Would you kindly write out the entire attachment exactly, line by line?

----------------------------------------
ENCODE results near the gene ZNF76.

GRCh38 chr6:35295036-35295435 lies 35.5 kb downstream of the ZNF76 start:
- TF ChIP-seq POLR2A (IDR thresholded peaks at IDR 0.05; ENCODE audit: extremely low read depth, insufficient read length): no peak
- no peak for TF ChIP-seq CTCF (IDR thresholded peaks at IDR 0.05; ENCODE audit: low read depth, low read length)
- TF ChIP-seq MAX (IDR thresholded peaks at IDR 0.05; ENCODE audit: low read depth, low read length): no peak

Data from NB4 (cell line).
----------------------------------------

ENCODE results near the gene ZNF76.

GRCh38 chr6:35295036-35295435 lies 35.5 kb downstream of the ZNF76 start:
- TF ChIP-seq POLR2A (IDR thresholded peaks at IDR 0.05; ENCODE audit: extremely low read depth, insufficient read length): no peak
- no peak for TF ChIP-seq CTCF (IDR thresholded peaks at IDR 0.05; ENCODE audit: low read depth, low read length)
- TF ChIP-seq MAX (IDR thresholded peaks at IDR 0.05; ENCODE audit: low read depth, low read length): no peak

Data from NB4 (cell line).